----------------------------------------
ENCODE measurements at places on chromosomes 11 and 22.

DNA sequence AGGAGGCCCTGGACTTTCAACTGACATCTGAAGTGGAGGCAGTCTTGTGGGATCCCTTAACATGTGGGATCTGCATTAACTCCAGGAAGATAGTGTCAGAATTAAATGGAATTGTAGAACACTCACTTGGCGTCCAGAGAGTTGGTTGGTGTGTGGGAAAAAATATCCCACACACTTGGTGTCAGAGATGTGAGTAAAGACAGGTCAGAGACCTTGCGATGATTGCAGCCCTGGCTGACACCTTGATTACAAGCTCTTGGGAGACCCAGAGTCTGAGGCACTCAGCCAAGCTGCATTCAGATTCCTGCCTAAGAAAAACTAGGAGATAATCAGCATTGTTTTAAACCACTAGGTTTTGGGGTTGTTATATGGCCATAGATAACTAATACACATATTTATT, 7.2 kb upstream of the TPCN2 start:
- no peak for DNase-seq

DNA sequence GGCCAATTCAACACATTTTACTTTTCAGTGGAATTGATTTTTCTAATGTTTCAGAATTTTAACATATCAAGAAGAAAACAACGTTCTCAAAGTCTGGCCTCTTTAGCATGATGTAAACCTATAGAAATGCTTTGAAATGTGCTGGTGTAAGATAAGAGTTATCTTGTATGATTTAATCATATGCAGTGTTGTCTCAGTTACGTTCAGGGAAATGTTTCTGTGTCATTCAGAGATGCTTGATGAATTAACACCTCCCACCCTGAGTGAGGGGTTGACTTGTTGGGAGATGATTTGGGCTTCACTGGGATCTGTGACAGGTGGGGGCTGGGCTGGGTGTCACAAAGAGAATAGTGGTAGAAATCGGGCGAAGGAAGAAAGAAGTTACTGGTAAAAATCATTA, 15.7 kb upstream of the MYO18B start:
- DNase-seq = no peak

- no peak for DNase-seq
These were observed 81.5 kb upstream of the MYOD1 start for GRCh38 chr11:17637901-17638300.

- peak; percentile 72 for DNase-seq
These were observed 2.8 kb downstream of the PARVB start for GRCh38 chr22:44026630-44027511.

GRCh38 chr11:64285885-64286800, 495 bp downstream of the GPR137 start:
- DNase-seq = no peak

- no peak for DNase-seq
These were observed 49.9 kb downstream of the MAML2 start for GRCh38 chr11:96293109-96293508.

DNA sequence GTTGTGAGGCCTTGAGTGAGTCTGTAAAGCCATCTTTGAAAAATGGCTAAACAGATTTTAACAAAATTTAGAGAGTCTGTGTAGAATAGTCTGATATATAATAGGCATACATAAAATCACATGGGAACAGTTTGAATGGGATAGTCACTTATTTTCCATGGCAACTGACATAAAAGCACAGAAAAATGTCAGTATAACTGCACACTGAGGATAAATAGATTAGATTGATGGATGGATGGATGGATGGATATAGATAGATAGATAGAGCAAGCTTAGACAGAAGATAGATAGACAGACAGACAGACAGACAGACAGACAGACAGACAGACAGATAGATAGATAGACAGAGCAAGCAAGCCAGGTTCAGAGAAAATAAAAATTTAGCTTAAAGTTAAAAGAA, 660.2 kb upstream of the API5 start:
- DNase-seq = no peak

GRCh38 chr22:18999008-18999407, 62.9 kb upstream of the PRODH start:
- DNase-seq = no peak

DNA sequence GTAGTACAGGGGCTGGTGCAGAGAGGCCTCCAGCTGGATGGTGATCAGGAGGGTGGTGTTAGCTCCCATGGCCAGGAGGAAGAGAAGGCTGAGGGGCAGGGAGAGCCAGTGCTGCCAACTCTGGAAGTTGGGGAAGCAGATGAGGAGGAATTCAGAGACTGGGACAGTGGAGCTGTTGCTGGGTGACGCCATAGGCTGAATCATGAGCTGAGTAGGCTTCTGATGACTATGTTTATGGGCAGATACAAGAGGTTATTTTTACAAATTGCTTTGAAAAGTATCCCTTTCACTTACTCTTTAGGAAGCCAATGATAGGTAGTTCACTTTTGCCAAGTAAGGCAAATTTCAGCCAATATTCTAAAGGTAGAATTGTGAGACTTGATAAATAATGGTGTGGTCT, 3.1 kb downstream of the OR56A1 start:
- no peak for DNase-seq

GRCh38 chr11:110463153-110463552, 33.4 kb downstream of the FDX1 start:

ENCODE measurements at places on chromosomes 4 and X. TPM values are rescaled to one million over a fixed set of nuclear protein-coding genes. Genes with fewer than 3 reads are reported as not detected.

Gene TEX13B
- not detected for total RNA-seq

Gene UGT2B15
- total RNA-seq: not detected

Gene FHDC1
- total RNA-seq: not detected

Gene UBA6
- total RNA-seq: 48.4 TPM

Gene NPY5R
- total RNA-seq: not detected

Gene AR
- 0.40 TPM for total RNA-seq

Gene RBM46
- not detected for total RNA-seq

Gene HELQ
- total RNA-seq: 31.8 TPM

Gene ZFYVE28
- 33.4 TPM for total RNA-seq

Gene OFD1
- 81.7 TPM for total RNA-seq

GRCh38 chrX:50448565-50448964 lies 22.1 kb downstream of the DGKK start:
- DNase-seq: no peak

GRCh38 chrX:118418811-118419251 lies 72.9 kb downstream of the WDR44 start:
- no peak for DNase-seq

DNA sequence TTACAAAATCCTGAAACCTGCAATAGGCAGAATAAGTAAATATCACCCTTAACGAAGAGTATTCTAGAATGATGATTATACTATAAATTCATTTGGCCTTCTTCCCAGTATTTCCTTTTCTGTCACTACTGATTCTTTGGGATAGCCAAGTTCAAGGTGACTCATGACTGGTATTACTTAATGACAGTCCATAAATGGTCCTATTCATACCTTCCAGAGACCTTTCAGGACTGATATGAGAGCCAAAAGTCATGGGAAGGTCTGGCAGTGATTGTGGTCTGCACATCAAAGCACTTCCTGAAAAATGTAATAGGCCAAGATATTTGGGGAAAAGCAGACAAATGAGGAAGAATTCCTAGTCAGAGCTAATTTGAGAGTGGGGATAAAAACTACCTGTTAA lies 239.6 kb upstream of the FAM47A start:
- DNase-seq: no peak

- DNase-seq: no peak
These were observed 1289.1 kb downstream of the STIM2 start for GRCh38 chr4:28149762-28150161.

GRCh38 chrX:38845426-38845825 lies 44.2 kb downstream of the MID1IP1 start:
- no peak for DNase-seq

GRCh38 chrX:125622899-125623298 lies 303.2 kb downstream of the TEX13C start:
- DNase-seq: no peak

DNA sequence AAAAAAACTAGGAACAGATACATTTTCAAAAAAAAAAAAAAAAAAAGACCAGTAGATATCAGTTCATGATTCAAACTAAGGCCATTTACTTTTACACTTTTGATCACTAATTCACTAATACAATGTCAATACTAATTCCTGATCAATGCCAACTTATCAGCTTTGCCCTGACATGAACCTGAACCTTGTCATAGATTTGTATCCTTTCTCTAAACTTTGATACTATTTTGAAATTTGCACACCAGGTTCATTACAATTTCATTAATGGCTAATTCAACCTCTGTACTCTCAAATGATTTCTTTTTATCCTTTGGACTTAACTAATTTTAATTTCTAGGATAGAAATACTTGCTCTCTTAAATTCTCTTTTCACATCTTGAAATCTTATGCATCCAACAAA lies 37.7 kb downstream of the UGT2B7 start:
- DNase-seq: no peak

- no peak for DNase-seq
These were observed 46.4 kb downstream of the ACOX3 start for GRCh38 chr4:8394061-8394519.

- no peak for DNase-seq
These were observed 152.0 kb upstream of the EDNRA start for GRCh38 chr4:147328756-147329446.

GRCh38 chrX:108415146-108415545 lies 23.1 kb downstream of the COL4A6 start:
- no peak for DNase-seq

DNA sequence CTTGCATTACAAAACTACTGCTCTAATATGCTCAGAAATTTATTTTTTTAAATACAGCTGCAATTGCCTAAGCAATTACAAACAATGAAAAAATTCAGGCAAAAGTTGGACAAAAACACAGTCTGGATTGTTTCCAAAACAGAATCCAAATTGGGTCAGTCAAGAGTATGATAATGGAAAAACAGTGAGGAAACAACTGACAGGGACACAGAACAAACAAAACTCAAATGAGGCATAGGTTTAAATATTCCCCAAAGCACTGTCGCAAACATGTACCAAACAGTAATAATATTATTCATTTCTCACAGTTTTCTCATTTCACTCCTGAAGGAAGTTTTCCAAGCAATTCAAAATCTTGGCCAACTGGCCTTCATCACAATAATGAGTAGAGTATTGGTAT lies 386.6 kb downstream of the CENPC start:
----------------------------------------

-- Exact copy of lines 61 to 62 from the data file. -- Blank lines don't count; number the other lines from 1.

- no peak for DNase-seq

DNA sequence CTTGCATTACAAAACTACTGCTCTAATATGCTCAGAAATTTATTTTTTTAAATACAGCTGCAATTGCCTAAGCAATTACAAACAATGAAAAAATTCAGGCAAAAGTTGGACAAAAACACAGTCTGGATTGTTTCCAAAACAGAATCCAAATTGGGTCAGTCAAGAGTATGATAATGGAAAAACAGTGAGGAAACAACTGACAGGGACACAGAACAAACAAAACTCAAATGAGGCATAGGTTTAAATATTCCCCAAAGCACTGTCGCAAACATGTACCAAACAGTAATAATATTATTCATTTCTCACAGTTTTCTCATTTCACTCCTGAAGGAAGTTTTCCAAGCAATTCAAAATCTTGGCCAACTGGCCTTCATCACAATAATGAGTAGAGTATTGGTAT lies 386.6 kb downstream of the CENPC start: